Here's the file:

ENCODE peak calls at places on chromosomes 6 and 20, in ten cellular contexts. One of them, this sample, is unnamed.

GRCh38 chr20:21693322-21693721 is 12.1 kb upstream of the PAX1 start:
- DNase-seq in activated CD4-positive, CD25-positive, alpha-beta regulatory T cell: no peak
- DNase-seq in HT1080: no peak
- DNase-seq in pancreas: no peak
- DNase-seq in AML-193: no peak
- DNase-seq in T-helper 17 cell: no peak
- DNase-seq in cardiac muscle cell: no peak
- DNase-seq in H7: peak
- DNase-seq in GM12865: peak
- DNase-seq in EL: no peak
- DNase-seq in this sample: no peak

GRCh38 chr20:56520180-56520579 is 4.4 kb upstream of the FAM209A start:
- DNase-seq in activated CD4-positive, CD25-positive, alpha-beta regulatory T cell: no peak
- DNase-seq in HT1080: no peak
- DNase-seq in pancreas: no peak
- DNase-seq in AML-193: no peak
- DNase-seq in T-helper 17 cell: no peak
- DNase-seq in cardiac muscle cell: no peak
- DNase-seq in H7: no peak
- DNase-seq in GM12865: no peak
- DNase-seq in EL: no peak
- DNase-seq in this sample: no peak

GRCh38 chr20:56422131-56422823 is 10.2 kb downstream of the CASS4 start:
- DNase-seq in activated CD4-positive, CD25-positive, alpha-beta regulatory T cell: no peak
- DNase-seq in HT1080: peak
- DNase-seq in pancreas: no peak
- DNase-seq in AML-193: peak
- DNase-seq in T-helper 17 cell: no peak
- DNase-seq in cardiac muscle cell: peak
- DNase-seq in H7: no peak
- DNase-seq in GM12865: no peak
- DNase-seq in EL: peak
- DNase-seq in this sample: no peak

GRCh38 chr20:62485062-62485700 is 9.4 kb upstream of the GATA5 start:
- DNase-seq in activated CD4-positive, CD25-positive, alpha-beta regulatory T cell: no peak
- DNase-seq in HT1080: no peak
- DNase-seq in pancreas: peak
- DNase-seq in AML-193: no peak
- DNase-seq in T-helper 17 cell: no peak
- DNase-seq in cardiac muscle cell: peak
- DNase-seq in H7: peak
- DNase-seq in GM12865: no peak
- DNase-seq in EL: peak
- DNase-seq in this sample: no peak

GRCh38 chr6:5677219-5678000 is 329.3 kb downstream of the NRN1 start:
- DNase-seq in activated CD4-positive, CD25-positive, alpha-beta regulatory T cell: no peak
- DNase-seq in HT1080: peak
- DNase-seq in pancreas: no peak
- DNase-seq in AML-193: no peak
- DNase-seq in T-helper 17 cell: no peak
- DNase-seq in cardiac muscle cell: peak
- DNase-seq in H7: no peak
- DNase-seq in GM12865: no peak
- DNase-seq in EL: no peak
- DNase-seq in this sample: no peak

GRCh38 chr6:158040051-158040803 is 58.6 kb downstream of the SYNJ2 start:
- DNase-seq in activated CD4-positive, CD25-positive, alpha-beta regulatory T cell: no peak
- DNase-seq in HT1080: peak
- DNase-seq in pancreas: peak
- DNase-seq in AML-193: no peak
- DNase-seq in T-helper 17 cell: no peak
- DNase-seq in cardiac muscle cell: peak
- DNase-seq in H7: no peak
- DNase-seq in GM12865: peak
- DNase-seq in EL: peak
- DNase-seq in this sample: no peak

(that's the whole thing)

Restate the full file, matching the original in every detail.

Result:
ENCODE peak calls at places on chromosomes 6 and 20, in ten cellular contexts. One of them, this sample, is unnamed.

GRCh38 chr20:21693322-21693721 is 12.1 kb upstream of the PAX1 start:
- DNase-seq in activated CD4-positive, CD25-positive, alpha-beta regulatory T cell: no peak
- DNase-seq in HT1080: no peak
- DNase-seq in pancreas: no peak
- DNase-seq in AML-193: no peak
- DNase-seq in T-helper 17 cell: no peak
- DNase-seq in cardiac muscle cell: no peak
- DNase-seq in H7: peak
- DNase-seq in GM12865: peak
- DNase-seq in EL: no peak
- DNase-seq in this sample: no peak

GRCh38 chr20:56520180-56520579 is 4.4 kb upstream of the FAM209A start:
- DNase-seq in activated CD4-positive, CD25-positive, alpha-beta regulatory T cell: no peak
- DNase-seq in HT1080: no peak
- DNase-seq in pancreas: no peak
- DNase-seq in AML-193: no peak
- DNase-seq in T-helper 17 cell: no peak
- DNase-seq in cardiac muscle cell: no peak
- DNase-seq in H7: no peak
- DNase-seq in GM12865: no peak
- DNase-seq in EL: no peak
- DNase-seq in this sample: no peak

GRCh38 chr20:56422131-56422823 is 10.2 kb downstream of the CASS4 start:
- DNase-seq in activated CD4-positive, CD25-positive, alpha-beta regulatory T cell: no peak
- DNase-seq in HT1080: peak
- DNase-seq in pancreas: no peak
- DNase-seq in AML-193: peak
- DNase-seq in T-helper 17 cell: no peak
- DNase-seq in cardiac muscle cell: peak
- DNase-seq in H7: no peak
- DNase-seq in GM12865: no peak
- DNase-seq in EL: peak
- DNase-seq in this sample: no peak

GRCh38 chr20:62485062-62485700 is 9.4 kb upstream of the GATA5 start:
- DNase-seq in activated CD4-positive, CD25-positive, alpha-beta regulatory T cell: no peak
- DNase-seq in HT1080: no peak
- DNase-seq in pancreas: peak
- DNase-seq in AML-193: no peak
- DNase-seq in T-helper 17 cell: no peak
- DNase-seq in cardiac muscle cell: peak
- DNase-seq in H7: peak
- DNase-seq in GM12865: no peak
- DNase-seq in EL: peak
- DNase-seq in this sample: no peak

GRCh38 chr6:5677219-5678000 is 329.3 kb downstream of the NRN1 start:
- DNase-seq in activated CD4-positive, CD25-positive, alpha-beta regulatory T cell: no peak
- DNase-seq in HT1080: peak
- DNase-seq in pancreas: no peak
- DNase-seq in AML-193: no peak
- DNase-seq in T-helper 17 cell: no peak
- DNase-seq in cardiac muscle cell: peak
- DNase-seq in H7: no peak
- DNase-seq in GM12865: no peak
- DNase-seq in EL: no peak
- DNase-seq in this sample: no peak

GRCh38 chr6:158040051-158040803 is 58.6 kb downstream of the SYNJ2 start:
- DNase-seq in activated CD4-positive, CD25-positive, alpha-beta regulatory T cell: no peak
- DNase-seq in HT1080: peak
- DNase-seq in pancreas: peak
- DNase-seq in AML-193: no peak
- DNase-seq in T-helper 17 cell: no peak
- DNase-seq in cardiac muscle cell: peak
- DNase-seq in H7: no peak
- DNase-seq in GM12865: peak
- DNase-seq in EL: peak
- DNase-seq in this sample: no peak